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Can Growth and Austerity be Fused in Your Organization? – An LEF Self-Assessment

As Greece and possibly even the euro totter, the debate over the need for either growth or austerity policies has become increasingly polarized – especially in Europe. Calls for more public spending are clearly gaining public support, but the idea of resolving a debt crisis by creating even more debt makes many people wonder where such a path might lead.

Growth & Austerity

The possible fusion of the growth and austerity agendas has been a topic of LEF interest for some time.

Not surprisingly, politicians on all sides prefer to talk about pursuing growth and austerity. But the shared language masks two very different economic strategies. Those who want more public spending and loans are essentially calling for growth now and austerity later. Others believe that austerity today is needed to enable sustainable growth tomorrow.

Our growth and austerity research

The possible fusion of the growth and austerity agendas has been a topic of LEF interest for some time. As we discussed in our December 2011 commentary, information technology has an unusual ability to do things better, cheaper, faster and on a larger scale than businesses are used to, and there is now growing evidence that the traditional trade-offs between growth and efficiency are shrinking in many industries. Amazon is the most obvious example of a company where IT-based growth and austerity continually drive one another.

But while there is much that can be learned from today’s Web 2.0 leaders, they are in many ways special cases, not easily imitated by more traditional firms. Recently, we have been trying to understand the extent to which mainstream companies can also use IT to fuse their growth and austerity agendas. We have been particularly pleased to work with Professor Edward Hess of the Darden Business School, whose books The Road to Organic Growth and Smart Growth identify successful growth strategies across a wide range of well-known firms. Our joint efforts have led to the preliminary framework below.

In this commentary, we will mostly focus on the top half of the figure, though clearly there are many companies that are primarily in either the steady state or efficiency quadrants, and such positioning can make perfect sense for an individual firm. Not every business should try to be highly innovative, and not every firm has to grow. It’s a myth that businesses must either grow or die.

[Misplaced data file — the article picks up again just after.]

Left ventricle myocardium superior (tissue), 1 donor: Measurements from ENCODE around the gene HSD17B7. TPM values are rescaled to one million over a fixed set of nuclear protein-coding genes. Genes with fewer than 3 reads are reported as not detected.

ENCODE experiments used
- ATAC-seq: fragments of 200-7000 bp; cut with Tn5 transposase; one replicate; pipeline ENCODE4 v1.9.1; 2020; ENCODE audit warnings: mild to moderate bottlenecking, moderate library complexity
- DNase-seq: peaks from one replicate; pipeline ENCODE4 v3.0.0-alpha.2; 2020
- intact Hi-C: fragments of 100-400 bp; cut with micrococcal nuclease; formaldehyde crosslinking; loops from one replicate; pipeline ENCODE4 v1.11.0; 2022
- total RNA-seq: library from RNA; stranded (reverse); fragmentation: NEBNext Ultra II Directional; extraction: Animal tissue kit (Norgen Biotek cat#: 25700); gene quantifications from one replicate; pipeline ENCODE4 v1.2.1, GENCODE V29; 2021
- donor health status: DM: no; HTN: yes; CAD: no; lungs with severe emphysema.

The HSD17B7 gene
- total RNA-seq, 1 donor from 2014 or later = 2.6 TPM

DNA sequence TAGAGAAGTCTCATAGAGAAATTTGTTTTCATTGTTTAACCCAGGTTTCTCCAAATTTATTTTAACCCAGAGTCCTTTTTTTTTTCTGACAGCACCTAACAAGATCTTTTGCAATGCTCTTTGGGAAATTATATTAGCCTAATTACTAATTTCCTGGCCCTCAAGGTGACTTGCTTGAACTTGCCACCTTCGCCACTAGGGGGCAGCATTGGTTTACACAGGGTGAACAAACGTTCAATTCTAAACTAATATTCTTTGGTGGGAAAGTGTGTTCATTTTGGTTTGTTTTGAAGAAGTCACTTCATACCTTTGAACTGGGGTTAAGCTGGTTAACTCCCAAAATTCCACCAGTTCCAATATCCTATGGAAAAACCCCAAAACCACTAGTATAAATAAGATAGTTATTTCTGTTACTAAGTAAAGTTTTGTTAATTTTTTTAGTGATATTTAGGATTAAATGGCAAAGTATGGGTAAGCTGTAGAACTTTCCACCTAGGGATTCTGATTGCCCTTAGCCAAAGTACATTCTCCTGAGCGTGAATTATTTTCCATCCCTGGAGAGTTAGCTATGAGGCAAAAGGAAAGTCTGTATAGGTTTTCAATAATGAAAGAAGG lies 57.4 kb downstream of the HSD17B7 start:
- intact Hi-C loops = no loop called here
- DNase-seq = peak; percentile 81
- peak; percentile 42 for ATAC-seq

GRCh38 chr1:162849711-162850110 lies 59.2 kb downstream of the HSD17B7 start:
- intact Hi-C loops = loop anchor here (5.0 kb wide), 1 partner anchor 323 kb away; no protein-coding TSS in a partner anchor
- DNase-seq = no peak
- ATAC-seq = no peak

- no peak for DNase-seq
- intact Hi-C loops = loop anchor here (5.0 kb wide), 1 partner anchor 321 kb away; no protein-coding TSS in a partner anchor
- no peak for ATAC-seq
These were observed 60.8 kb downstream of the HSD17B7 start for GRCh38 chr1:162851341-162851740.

The top half of the figure needs deeper analysis. Here, we are making a distinction between two very different types of growth. As shown at the upper left, free-spending companies can grow by creating or dominating a growing category (as Apple has), or through significant mergers and acquisitions. However, there are two main challenges with this approach: 1) most firms compete in well-established markets that are not easily dominated by any one company; and 2) large mergers and acquisitions often fail to deliver on their initial promise.

As a firm seeks lower costs and more innovation, its strategy, culture and technology must be tightly fused across the organization.

In contrast, in the upper right-hand quadrant, growth is achieved through improved competitiveness. Typically, this stems from a mix of incremental innovation, constant improvement, execution, and enough austerity to remain price competitive, with an occasional boost from small, strategic acquisitions. Unlike the upper left quadrant, this is a growth formula that most firms can easily adopt. As a firm seeks lower costs and more innovation, its strategy, culture and technology must be tightly fused across the organization. This is where the capabilities of today’s IT can be so powerful.

Our self-assessment tool

To gauge the current state of our clients’ growth strategies, we have developed the following self-assessment . We encourage you to spend the 10 minutes or so needed to answer these simple questions both to get a better sense of what is happening in your firm, and to help us build an overall profile of the growth strategies in large businesses today. We thank you in advance for your participation, and look forward to sharing the results in future.


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Research Commentary

PDF (594.3 KB)


David Moschella
Research Fellow
David Moschella, based in the United States, is a Research Fellow for Leading Edge Forum.  David's focus is on industry disruptions, machine intelligence and related business model strategies.  David was previously Global Research Director of the programme. David’s key areas of expertise include globalization, industry restructuring, disruptive technologies, and the co-evolution of business and IT.  He is the author of multiple research reports, including Disrupting the Professions through Machine Learning and Digital Trust, 2016 Study Tour Report: Applying Machine Intelligence, There is Now a Formula for Machine Intelligence Innovation,  Embracing 'the Matrix' and the Machine Intelligence Era and The Myths and Realities of Digital Disruption. An author and columnist, David’s second book, Customer-Driven IT, How Users Are Shaping Technology Industry Growth, was published in 2003 by Harvard Business School Press.  The book predicted the shift from a supplier-driven to today’s customer-led IT environment.  His 1997 book, Waves of Power, assessed global competition within the IT supplier community.  He has written some 200 columns for Computerworld, the IT Industry’s leading publication on Enterprise IT, and has presented at countless industry events all around the world. David previously spent 15 years with International Data Corporation, where he was IDC’s main spokesperson on global IT industry trends and was responsible for its worldwide technology, industry and market forecasts.    


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